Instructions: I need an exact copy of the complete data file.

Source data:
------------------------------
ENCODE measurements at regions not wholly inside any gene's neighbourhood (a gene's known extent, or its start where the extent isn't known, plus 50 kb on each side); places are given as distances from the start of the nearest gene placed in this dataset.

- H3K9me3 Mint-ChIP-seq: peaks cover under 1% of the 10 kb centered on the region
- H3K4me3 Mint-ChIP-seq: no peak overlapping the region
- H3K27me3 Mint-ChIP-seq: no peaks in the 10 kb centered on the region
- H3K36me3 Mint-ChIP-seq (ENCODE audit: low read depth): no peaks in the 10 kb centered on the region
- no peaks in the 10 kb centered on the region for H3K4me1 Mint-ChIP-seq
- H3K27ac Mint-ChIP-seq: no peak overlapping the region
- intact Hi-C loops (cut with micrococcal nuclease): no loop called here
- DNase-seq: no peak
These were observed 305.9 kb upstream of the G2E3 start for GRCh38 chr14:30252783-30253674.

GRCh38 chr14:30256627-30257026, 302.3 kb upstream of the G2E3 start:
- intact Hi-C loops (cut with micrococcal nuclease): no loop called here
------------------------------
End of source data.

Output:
ENCODE measurements at regions not wholly inside any gene's neighbourhood (a gene's known extent, or its start where the extent isn't known, plus 50 kb on each side); places are given as distances from the start of the nearest gene placed in this dataset.

- H3K9me3 Mint-ChIP-seq: peaks cover under 1% of the 10 kb centered on the region
- H3K4me3 Mint-ChIP-seq: no peak overlapping the region
- H3K27me3 Mint-ChIP-seq: no peaks in the 10 kb centered on the region
- H3K36me3 Mint-ChIP-seq (ENCODE audit: low read depth): no peaks in the 10 kb centered on the region
- no peaks in the 10 kb centered on the region for H3K4me1 Mint-ChIP-seq
- H3K27ac Mint-ChIP-seq: no peak overlapping the region
- intact Hi-C loops (cut with micrococcal nuclease): no loop called here
- DNase-seq: no peak
These were observed 305.9 kb upstream of the G2E3 start for GRCh38 chr14:30252783-30253674.

GRCh38 chr14:30256627-30257026, 302.3 kb upstream of the G2E3 start:
- intact Hi-C loops (cut with micrococcal nuclease): no loop called here